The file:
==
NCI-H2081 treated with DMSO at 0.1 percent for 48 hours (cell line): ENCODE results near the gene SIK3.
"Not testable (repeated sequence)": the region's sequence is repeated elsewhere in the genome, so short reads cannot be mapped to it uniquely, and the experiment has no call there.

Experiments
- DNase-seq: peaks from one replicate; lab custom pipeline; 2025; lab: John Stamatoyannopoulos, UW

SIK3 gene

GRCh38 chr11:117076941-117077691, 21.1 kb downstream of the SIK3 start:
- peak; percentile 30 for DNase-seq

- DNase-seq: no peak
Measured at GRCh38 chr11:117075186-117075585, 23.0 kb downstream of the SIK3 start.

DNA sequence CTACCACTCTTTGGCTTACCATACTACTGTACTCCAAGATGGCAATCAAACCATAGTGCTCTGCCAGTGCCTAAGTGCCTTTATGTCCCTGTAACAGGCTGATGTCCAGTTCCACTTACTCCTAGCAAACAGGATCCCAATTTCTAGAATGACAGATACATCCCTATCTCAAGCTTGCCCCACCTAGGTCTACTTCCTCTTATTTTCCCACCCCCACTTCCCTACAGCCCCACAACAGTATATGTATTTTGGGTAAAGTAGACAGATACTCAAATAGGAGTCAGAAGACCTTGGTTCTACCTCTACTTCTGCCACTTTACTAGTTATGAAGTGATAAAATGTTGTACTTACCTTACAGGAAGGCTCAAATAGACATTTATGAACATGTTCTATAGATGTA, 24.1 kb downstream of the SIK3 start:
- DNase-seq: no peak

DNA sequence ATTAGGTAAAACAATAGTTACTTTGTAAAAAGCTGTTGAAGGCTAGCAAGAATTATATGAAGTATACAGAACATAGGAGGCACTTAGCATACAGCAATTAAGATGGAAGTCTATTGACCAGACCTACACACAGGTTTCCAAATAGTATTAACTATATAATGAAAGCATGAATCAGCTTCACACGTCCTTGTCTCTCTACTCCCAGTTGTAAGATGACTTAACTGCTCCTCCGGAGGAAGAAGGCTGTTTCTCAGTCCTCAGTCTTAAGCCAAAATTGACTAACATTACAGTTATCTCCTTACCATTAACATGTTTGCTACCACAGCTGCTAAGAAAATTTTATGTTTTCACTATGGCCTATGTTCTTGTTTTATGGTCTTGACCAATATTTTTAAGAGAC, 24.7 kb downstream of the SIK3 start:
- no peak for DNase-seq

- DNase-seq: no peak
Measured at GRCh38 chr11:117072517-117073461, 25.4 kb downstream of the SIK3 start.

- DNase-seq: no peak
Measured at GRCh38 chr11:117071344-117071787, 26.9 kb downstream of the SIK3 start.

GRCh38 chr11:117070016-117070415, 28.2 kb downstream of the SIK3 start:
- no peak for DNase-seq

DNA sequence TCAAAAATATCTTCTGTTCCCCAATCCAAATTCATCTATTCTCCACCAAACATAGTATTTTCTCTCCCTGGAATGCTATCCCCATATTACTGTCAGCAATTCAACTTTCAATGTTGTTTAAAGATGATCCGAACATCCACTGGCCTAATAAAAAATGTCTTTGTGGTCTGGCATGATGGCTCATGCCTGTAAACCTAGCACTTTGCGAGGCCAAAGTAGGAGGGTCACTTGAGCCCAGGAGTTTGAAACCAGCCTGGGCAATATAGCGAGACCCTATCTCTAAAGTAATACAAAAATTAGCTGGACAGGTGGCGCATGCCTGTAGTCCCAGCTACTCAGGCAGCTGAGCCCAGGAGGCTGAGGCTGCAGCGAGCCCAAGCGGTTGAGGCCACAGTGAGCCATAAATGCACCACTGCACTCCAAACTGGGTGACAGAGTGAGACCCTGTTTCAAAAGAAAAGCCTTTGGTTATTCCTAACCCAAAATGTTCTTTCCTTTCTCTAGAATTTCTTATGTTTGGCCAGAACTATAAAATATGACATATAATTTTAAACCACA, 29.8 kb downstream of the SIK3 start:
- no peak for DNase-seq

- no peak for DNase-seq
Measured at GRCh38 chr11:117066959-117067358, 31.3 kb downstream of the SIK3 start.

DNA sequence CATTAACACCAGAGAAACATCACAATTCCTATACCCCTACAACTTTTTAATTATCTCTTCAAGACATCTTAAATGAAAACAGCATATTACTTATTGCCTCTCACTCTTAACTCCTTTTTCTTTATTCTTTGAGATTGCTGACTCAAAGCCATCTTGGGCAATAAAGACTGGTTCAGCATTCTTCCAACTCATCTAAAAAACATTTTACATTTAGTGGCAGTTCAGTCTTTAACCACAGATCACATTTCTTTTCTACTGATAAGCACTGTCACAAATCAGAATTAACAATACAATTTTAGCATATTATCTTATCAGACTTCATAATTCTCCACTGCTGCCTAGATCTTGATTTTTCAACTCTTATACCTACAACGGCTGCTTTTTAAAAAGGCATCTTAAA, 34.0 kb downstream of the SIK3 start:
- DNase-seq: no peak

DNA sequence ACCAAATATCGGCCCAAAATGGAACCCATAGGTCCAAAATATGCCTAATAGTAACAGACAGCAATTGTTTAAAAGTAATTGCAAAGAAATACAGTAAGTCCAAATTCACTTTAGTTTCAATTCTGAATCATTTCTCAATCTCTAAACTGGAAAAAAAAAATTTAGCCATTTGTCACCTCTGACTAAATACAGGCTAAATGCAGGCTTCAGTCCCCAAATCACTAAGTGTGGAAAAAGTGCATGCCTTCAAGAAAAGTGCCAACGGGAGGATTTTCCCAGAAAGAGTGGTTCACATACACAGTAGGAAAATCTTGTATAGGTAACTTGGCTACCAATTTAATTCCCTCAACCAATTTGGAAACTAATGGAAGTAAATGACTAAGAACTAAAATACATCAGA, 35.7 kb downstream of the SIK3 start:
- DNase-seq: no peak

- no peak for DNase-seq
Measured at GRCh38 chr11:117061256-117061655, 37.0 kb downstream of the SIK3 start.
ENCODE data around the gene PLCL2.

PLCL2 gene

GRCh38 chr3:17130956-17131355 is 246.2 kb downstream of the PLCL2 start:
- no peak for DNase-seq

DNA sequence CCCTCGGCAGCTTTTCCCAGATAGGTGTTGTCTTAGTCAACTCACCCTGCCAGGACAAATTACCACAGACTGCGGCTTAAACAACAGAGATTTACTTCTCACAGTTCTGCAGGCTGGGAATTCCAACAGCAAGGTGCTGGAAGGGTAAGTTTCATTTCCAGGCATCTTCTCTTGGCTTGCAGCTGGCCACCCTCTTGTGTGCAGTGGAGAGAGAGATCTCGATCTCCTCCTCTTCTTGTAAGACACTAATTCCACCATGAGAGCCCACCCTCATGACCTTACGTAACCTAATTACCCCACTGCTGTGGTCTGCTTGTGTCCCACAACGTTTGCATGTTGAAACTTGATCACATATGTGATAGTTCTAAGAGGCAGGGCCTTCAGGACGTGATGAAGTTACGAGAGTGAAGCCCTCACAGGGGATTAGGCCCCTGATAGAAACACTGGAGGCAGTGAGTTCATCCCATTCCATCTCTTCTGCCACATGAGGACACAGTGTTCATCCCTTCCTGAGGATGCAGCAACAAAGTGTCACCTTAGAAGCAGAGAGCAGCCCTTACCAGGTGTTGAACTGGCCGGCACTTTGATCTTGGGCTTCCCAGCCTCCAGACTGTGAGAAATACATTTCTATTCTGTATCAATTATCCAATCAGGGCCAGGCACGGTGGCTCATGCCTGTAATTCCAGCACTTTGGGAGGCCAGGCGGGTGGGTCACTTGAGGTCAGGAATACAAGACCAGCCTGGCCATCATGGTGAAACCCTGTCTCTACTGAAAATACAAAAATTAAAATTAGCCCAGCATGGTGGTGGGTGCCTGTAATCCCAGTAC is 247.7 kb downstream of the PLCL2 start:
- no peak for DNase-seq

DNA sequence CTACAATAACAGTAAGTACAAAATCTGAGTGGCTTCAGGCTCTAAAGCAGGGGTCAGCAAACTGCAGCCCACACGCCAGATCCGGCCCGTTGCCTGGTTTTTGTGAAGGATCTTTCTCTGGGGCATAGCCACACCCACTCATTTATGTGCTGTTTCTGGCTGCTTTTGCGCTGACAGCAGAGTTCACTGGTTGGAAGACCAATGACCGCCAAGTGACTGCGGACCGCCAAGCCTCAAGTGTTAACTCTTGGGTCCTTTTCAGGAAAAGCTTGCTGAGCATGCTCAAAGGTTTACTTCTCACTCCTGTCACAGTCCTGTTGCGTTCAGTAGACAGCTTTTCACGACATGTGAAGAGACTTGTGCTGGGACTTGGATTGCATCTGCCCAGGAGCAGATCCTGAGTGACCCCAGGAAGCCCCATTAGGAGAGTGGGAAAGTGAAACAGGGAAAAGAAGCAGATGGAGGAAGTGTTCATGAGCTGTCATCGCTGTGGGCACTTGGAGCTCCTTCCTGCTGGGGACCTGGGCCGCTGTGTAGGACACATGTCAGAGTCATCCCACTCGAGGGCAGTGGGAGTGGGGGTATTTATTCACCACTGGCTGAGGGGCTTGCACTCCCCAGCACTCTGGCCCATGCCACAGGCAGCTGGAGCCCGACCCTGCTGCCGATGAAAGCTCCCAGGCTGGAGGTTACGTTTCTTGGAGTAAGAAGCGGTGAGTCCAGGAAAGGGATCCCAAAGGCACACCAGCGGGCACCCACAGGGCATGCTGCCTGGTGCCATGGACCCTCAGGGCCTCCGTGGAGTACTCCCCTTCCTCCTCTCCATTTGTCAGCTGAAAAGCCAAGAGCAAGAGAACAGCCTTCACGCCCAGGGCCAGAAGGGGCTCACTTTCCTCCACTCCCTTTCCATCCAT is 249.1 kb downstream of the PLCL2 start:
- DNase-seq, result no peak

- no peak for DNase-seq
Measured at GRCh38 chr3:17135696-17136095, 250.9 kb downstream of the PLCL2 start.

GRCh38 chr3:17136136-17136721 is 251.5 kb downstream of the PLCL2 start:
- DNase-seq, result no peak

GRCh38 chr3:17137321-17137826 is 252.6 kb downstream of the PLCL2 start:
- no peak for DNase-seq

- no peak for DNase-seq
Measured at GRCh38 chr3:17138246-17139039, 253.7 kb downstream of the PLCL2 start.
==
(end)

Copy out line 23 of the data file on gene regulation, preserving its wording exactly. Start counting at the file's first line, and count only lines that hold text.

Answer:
Measured at GRCh38 chr11:117066959-117067358, 31.3 kb downstream of the SIK3 start.